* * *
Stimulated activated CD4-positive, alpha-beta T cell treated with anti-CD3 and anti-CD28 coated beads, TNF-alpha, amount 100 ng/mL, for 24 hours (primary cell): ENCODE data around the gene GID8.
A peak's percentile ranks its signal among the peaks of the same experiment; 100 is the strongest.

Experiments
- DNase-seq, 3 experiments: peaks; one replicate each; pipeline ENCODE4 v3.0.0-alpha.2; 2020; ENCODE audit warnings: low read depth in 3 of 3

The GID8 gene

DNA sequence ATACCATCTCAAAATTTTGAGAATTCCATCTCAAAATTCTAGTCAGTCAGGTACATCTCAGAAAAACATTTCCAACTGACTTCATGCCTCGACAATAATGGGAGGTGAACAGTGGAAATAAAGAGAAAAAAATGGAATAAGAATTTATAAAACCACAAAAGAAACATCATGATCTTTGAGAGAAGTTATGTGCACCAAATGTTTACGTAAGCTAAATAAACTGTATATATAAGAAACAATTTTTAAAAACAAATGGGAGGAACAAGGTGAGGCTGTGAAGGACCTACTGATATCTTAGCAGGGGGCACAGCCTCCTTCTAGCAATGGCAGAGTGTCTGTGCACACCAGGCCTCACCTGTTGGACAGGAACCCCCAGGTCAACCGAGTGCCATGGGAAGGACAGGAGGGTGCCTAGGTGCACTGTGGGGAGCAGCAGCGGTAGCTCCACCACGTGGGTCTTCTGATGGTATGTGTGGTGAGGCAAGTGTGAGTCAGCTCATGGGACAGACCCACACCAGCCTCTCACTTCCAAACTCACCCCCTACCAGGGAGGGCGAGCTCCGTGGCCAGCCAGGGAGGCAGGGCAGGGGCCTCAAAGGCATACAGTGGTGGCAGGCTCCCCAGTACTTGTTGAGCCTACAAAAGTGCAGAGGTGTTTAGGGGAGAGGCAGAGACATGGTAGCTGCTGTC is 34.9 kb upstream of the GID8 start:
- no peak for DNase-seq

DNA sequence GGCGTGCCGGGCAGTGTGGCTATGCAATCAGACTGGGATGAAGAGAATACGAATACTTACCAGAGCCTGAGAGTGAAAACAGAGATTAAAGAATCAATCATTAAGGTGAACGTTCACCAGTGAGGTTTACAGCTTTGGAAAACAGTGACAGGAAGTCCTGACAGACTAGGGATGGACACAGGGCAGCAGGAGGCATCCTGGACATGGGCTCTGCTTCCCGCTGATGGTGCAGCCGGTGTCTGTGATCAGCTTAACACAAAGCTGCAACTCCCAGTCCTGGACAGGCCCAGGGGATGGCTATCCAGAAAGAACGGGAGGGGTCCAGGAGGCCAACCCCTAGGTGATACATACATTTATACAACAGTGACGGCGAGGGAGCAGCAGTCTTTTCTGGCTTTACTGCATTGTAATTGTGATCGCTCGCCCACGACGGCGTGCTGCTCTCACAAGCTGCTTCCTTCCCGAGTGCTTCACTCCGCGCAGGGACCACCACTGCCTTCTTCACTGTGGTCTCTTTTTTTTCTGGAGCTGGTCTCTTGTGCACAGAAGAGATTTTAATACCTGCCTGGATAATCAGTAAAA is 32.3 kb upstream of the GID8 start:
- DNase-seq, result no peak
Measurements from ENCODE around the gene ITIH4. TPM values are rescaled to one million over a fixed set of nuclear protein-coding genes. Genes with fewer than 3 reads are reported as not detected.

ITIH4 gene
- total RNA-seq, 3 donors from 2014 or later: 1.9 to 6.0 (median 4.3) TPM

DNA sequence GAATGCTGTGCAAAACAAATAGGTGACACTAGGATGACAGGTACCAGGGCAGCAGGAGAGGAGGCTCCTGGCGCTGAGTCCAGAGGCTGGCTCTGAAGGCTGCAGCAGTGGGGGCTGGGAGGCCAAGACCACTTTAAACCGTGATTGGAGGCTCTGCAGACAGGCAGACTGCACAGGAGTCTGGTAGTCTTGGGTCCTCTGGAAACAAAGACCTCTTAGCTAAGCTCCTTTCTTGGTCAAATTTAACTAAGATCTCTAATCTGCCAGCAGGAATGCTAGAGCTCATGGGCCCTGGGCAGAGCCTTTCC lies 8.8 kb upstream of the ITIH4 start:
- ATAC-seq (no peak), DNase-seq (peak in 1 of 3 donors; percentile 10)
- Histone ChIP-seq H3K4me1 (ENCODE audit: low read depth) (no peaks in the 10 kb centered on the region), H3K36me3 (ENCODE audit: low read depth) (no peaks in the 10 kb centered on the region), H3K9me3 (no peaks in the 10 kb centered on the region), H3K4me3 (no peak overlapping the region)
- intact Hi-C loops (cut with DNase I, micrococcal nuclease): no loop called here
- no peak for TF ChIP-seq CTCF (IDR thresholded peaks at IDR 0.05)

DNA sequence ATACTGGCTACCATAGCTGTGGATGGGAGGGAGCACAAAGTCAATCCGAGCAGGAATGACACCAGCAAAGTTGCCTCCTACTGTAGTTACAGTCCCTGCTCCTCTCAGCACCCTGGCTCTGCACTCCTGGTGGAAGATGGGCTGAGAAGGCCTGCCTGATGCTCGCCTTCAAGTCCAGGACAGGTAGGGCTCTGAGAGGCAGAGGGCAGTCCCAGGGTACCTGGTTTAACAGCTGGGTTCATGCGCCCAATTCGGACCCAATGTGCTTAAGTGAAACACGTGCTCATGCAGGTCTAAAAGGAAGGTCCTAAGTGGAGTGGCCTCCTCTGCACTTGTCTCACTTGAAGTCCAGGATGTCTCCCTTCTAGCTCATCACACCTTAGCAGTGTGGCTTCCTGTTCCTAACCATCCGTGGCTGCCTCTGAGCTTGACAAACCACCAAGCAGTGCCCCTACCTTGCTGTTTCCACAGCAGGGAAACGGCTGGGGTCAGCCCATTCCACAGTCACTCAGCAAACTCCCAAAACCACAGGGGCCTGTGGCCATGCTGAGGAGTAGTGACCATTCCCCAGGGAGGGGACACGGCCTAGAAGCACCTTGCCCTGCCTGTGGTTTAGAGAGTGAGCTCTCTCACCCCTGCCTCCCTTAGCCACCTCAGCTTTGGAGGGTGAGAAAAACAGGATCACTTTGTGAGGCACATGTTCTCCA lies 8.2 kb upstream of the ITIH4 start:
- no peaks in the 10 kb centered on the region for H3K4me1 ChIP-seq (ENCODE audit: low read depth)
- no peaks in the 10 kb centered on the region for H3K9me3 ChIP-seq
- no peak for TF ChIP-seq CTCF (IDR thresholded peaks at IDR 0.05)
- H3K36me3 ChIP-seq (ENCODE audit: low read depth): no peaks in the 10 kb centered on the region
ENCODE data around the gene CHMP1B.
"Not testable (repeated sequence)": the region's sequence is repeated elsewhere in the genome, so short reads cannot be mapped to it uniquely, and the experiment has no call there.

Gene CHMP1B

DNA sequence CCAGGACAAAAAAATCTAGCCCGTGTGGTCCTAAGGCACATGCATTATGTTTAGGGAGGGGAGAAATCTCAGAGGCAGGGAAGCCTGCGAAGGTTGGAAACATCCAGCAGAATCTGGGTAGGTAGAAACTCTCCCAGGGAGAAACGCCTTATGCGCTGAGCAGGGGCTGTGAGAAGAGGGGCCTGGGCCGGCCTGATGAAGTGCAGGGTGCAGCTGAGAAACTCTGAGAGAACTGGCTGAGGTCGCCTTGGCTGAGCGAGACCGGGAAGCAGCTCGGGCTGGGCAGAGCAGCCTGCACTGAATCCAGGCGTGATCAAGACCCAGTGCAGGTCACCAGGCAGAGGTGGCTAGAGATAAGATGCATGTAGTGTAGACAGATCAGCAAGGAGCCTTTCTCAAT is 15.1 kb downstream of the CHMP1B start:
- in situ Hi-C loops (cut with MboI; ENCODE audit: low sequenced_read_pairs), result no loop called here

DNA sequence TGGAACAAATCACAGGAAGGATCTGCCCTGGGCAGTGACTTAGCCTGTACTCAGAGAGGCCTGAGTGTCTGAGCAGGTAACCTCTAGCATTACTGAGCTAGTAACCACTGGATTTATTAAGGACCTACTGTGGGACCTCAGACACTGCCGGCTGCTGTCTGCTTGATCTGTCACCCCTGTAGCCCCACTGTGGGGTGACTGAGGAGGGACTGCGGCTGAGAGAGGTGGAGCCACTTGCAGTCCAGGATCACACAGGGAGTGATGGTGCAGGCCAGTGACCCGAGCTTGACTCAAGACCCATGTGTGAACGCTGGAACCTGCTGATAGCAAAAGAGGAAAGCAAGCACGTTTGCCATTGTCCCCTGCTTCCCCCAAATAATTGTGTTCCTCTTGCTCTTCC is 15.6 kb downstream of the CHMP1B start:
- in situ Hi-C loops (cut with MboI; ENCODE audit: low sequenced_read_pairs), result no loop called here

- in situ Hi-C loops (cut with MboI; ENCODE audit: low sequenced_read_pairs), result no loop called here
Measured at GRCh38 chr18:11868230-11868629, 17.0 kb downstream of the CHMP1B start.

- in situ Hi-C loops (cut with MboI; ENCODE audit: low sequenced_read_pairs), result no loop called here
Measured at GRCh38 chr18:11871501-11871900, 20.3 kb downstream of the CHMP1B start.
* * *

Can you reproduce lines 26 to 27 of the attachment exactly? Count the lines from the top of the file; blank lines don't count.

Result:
DNA sequence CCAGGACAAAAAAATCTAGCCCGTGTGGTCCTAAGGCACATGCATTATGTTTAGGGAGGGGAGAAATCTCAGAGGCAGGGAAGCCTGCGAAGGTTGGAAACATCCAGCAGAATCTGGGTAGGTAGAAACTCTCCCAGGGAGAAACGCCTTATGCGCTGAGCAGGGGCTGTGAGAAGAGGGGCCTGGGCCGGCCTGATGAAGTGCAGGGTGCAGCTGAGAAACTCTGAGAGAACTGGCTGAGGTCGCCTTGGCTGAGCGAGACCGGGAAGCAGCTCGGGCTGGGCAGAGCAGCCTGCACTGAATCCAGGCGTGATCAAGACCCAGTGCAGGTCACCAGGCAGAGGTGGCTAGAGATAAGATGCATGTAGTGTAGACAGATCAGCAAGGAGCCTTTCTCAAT is 15.1 kb downstream of the CHMP1B start:
- in situ Hi-C loops (cut with MboI; ENCODE audit: low sequenced_read_pairs), result no loop called here